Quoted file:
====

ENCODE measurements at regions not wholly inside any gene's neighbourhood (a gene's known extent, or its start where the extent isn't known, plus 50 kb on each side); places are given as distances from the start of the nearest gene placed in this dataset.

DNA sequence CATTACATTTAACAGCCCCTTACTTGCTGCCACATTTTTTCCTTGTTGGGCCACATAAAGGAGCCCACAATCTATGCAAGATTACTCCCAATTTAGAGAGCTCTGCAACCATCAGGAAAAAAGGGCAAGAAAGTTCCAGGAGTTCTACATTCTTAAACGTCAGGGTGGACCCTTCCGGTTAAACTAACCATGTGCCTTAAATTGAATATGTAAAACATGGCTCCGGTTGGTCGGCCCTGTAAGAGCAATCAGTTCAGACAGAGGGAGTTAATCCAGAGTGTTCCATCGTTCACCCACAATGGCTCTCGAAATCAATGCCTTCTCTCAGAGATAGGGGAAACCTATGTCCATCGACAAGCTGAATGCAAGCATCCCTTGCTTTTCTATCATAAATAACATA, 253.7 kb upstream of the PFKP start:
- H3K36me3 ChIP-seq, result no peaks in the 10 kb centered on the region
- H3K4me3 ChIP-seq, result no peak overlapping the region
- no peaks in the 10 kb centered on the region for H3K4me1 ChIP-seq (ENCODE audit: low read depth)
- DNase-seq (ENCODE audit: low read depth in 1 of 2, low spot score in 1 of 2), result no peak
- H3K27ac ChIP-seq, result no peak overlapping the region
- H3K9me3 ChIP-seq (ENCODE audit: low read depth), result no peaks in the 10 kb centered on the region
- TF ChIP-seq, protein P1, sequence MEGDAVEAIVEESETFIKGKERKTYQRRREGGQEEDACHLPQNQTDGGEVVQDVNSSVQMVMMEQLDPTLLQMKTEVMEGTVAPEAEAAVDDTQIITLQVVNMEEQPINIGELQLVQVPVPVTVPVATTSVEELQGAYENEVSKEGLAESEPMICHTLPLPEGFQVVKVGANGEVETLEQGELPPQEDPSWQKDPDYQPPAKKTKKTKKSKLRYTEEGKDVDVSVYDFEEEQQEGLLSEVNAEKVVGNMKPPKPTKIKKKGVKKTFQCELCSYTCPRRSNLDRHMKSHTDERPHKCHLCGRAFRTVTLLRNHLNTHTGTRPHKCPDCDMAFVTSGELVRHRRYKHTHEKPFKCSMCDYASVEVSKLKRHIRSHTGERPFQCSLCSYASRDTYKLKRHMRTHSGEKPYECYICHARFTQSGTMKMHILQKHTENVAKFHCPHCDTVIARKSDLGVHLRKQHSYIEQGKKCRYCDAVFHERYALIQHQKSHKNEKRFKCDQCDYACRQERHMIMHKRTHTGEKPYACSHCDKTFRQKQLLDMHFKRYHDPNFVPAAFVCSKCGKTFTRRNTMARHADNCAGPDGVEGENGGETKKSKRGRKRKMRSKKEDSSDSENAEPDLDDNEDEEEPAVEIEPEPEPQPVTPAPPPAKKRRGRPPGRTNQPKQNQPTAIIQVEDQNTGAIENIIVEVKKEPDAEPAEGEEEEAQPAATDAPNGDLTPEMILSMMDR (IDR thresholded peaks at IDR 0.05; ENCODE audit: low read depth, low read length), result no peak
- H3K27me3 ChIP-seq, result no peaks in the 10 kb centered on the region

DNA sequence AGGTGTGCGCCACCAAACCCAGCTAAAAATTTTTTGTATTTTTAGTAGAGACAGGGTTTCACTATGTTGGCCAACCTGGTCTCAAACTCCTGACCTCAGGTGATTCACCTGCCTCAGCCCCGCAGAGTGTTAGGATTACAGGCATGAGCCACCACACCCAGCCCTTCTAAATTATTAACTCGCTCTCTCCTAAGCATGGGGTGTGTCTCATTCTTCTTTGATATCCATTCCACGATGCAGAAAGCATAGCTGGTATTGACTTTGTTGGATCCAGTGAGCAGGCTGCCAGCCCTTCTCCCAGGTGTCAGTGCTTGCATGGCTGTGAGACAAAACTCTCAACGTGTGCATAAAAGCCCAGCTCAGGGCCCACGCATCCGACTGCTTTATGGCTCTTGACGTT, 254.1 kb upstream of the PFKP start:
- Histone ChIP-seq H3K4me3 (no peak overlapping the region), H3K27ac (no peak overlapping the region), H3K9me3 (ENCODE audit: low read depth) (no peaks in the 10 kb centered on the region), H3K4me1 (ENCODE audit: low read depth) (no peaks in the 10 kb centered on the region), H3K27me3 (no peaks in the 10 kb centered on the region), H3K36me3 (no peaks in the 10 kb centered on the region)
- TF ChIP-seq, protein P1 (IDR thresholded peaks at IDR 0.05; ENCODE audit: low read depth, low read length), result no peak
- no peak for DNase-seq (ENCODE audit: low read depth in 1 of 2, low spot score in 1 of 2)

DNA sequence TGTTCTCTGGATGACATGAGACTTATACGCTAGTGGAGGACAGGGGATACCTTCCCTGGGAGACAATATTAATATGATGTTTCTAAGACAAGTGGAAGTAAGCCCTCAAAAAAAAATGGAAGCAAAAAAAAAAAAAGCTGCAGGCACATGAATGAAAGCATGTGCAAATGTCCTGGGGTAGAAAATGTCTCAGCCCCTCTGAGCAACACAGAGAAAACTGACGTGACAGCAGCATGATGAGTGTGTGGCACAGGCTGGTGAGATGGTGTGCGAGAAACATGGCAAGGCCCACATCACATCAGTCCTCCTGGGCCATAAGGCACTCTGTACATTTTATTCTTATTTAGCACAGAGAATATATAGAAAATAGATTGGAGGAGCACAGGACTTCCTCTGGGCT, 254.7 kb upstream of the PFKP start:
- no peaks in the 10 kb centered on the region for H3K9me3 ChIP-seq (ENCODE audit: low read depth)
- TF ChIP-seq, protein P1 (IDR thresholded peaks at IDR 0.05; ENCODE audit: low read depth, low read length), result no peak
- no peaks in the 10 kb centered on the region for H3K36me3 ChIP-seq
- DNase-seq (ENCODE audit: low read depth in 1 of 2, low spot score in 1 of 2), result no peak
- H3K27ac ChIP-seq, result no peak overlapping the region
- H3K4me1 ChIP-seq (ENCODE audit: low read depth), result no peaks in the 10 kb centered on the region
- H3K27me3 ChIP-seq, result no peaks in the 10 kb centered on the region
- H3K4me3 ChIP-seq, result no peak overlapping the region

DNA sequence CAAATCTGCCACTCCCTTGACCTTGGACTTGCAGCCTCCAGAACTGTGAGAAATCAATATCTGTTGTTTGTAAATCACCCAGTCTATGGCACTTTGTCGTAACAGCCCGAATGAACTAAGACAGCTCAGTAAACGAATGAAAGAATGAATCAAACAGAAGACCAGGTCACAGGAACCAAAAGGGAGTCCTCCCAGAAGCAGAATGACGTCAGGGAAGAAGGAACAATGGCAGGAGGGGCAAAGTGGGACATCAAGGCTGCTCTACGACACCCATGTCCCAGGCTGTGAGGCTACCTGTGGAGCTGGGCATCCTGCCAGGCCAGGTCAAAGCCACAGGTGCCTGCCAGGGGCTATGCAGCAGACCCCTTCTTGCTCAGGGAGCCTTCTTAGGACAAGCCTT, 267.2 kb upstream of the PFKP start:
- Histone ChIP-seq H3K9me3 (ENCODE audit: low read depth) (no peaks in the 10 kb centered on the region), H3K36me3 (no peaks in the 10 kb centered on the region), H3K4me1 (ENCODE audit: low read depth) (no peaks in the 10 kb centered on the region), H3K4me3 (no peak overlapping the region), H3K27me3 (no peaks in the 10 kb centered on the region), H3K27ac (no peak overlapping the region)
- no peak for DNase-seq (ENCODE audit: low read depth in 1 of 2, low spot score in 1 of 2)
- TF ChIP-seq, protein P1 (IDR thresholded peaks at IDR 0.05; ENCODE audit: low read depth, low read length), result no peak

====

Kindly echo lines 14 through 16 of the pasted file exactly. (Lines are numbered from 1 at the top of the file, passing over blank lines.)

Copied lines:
- no peak for DNase-seq (ENCODE audit: low read depth in 1 of 2, low spot score in 1 of 2)

DNA sequence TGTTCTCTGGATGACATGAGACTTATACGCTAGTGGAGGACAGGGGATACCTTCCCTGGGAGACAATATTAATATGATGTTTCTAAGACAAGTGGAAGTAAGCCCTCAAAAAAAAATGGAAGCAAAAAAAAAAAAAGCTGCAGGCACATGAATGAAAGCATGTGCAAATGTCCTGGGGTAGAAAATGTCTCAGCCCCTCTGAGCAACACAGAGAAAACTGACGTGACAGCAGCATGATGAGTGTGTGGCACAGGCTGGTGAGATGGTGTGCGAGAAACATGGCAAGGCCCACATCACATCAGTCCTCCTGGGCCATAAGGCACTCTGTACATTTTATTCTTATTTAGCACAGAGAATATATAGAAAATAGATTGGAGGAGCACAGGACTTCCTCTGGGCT, 254.7 kb upstream of the PFKP start:
- no peaks in the 10 kb centered on the region for H3K9me3 ChIP-seq (ENCODE audit: low read depth)